Two area Republican lawmakers sent to the political sidelines by voters Tuesday were likely the victim of an anti-incumbent environment that continues to prevail over legislative and congressional races, a political analyst said Wednesday.State Rep. Vicki Truitt, R-Keller, was denied an eighth term and Rep. Barbara Nash, R-Arlington, a second term by relative newcomers.Reports of Truitt's deal with a hospital district confirmed the perception among disheartened and in some cases cynical voters that incumbents have designs on benefiting personally from their office, said Jim Riddlesperger, a professor of political science at Texas Christian University.Nash likely lost because of the same mindset."The overwhelming lesson in this is a frustration with government, particularly with people who are very conservative," said Riddlesperger, speaking of voters who have embraced a philosophy through the Tea Party."When you have something with what Vicki had, the facts don't matter all that much because it just confirms the feelings of people who have this anti-incumbency feeling."No-bid contractsThe company Truitt and her husband own reportedly benefited from no-bid contracts with the Tarrant County Hospital District. Truitt, who lost to Giovanni Capriglione in the District 98 primary, did not respond to phone messages.She has denied that anything untoward occurred and said her business with the hospital district began years before she was first elected in 1998.Capriglione, a private-equity manager who lost to her in the primary two years ago, got 55.5 percent of the vote to Truitt's 44.5 percent in unofficial returns.Nash said she believes that her political career was the victim of Texas' redistricting battle, which resulted in a district that she said made her new constituents strangers.New boundaries sent the Arlington Republican, who enjoyed the support of Gov. Rick Perry and Mayors Betsy Price of Fort Worth and Robert Cluck of Arlington, into a district west along Texas 10 and 121 into north Fort Worth and up to the Denton County line."I'm disappointed, but I'm not sad," said Nash, who will spend time with her new twin grandchildren. "I didn't feel like I was running as an incumbent. The district was always problematic for me."From where I lived, from Park Row all the way up to the Denton County line is a little unrealistic for a state rep district."Matt Krause, a Fort Worth attorney, got 50.7 percent of the vote. Nash received 37.6 percent and Patricia "Pat" Carlson 11.7 percent.Getting out the voteThe size of the districts in Texas does make a difference, Riddlesperger said, especially in a year when the presidential primary isn't hotly contested and voter turnout is lower.The winners of such primaries generally do a better job of getting their voters out, Riddlesperger said.Capriglione, who enjoyed Tea Party support, and Krause both said good old-fashioned retail politics -- face-to-face interaction with voters -- ultimately keyed their victories.Capriglione said he knocked on the door of almost 7,000 homes during the campaign. Krause said he visited about 5,500."Retail politics is still the most effective way to do politics," Riddlesperger said. "The problem is the House districts have just gotten so big that you can't do that."Two state House primaries are going to runoffs July 31.Former Tarrant County GOP Chairwoman Stephanie Klick and onetime North Richland Hills Mayor Pro Tem Ken Sapp are headed to the next phase of the primary in District 91. Sapp got 39.9 percent of the vote to Klick's 31.9 percent.Two other candidates split the rest.In the Democratic race to replace outgoing state Rep. Marc Veasey, who is running for Congress, Nicole Collier and Jesse Gaines will vie for a place on the general election ballot in a runoff for House District 95.Collier got 48.2 percent of the vote and Gaines 38.4 percent. Dulani Masimini received 13.4 percent.Three constable races will also need runoffs: Jason McCaffity and Darrell Huffman in Precinct 3, Jon Siegel and Glen Bucy Jr. in Precinct 6, and Michael Campbell and John Thompson in Precinct 8.Also headed to a runoff are Tom Corbin and Susan McCoy, who both want to become the next judge in the 153rd District Court.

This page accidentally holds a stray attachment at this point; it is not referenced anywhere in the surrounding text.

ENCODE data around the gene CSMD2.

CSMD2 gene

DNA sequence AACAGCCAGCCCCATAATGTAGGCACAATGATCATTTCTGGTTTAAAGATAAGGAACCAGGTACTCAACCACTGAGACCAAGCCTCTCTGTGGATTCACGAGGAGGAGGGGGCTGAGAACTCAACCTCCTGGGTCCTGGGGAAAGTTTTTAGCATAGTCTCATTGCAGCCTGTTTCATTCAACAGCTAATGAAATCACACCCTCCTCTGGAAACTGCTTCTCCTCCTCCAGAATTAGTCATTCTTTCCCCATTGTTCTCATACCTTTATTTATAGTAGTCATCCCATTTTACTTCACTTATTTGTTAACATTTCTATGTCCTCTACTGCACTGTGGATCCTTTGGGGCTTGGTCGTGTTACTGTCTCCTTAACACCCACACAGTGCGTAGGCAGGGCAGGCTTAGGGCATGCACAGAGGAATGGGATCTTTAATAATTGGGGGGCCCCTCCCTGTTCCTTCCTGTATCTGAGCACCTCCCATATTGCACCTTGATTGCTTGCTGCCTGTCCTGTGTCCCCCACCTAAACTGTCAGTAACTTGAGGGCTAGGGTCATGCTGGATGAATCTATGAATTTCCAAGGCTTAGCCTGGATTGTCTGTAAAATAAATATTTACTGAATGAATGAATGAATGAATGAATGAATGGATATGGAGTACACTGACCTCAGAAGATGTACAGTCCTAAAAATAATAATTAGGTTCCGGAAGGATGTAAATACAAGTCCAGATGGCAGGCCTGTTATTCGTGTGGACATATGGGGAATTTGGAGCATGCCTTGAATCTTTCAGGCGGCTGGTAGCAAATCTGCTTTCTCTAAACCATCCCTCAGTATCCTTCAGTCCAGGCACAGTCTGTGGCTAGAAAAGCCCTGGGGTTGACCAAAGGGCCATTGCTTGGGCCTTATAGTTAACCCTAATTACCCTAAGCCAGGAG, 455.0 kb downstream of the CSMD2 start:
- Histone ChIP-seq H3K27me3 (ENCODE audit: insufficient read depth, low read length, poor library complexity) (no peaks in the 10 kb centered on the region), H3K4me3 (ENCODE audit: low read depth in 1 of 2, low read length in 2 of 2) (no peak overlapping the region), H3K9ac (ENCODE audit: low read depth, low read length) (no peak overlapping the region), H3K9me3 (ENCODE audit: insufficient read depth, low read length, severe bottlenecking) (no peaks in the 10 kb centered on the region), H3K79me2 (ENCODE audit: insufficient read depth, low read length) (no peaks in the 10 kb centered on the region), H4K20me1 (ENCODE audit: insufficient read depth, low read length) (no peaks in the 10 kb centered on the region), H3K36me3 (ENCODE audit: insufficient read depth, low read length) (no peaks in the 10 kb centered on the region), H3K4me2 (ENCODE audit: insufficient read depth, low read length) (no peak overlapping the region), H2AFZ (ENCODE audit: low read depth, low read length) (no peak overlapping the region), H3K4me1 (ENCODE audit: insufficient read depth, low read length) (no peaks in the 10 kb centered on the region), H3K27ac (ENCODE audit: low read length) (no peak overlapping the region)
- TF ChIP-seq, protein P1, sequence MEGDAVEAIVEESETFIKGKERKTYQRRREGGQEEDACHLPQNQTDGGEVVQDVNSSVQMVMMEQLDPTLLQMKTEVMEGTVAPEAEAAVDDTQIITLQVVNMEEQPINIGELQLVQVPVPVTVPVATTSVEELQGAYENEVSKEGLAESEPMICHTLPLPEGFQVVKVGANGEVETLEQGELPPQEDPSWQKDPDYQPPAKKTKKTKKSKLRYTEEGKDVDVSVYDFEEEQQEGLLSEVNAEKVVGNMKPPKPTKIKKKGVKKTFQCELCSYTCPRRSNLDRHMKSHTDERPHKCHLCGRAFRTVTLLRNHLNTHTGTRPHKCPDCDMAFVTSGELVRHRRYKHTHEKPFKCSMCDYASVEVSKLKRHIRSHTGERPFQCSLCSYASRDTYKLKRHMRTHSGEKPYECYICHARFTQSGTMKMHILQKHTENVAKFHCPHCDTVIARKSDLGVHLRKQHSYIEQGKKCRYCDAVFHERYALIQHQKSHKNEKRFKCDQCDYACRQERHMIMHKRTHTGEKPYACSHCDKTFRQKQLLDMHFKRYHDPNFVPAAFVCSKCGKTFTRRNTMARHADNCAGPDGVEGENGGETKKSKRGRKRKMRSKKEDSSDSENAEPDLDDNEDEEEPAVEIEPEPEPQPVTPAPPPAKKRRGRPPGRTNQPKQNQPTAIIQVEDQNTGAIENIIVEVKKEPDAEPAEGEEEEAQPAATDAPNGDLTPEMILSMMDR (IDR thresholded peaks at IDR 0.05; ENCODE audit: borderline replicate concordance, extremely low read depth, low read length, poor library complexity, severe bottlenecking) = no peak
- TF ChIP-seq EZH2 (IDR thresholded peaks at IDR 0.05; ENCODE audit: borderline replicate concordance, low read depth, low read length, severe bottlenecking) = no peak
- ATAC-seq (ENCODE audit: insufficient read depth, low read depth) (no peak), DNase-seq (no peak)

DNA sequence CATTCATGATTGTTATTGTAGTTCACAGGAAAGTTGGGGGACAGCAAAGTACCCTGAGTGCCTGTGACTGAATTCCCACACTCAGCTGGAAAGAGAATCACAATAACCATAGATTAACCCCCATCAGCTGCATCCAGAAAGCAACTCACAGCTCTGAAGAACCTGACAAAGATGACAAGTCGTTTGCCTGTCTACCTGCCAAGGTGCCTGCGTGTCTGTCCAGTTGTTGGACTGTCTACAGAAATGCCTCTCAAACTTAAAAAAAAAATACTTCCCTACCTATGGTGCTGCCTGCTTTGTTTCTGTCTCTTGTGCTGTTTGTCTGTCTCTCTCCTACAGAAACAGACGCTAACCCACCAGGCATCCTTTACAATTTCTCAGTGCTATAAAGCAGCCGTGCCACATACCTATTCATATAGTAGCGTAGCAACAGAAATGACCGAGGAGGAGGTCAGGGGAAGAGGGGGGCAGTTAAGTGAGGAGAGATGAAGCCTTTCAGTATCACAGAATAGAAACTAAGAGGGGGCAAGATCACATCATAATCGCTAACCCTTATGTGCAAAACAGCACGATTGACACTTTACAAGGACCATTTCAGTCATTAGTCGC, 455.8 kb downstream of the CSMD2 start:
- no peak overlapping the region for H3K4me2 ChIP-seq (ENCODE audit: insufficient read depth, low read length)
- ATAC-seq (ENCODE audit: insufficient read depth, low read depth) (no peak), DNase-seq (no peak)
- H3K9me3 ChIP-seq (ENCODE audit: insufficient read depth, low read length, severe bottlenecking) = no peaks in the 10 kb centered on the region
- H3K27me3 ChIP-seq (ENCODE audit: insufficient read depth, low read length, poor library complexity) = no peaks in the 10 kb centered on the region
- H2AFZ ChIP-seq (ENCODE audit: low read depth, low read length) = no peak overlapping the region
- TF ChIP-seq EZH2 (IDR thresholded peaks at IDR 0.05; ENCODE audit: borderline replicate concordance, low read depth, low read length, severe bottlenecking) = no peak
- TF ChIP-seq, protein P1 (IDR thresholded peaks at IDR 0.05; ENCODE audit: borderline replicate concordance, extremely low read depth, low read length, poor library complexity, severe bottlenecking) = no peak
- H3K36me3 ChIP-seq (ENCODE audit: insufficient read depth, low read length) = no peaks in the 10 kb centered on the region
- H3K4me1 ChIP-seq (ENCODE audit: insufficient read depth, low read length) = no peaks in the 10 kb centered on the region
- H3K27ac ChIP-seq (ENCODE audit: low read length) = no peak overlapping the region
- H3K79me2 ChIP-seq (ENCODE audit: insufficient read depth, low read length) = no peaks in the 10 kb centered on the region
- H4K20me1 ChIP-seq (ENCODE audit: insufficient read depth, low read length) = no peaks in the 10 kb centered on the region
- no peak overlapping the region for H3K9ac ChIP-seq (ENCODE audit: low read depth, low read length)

More mudslinging is expected in the U.S. Senate race. 5A
Judge in gas well case is defeated. 1B
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